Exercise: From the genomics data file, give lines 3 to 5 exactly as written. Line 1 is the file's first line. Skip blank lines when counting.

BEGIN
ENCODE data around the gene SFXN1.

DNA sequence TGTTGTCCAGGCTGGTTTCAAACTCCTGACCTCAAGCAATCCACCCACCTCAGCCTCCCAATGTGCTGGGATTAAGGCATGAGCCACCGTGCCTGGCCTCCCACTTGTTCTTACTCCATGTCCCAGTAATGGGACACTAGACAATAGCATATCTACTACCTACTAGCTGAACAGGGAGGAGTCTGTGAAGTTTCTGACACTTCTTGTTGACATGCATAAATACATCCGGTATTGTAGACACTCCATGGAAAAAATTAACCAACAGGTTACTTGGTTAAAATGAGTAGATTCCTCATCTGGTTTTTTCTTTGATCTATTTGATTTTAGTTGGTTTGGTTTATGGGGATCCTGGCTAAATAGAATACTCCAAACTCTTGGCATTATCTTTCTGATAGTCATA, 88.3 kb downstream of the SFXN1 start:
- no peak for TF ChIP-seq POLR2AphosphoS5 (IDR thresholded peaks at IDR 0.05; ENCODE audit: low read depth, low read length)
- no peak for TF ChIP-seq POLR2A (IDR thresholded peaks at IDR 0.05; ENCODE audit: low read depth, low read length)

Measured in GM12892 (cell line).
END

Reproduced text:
- no peak for TF ChIP-seq POLR2AphosphoS5 (IDR thresholded peaks at IDR 0.05; ENCODE audit: low read depth, low read length)
- no peak for TF ChIP-seq POLR2A (IDR thresholded peaks at IDR 0.05; ENCODE audit: low read depth, low read length)

Measured in GM12892 (cell line).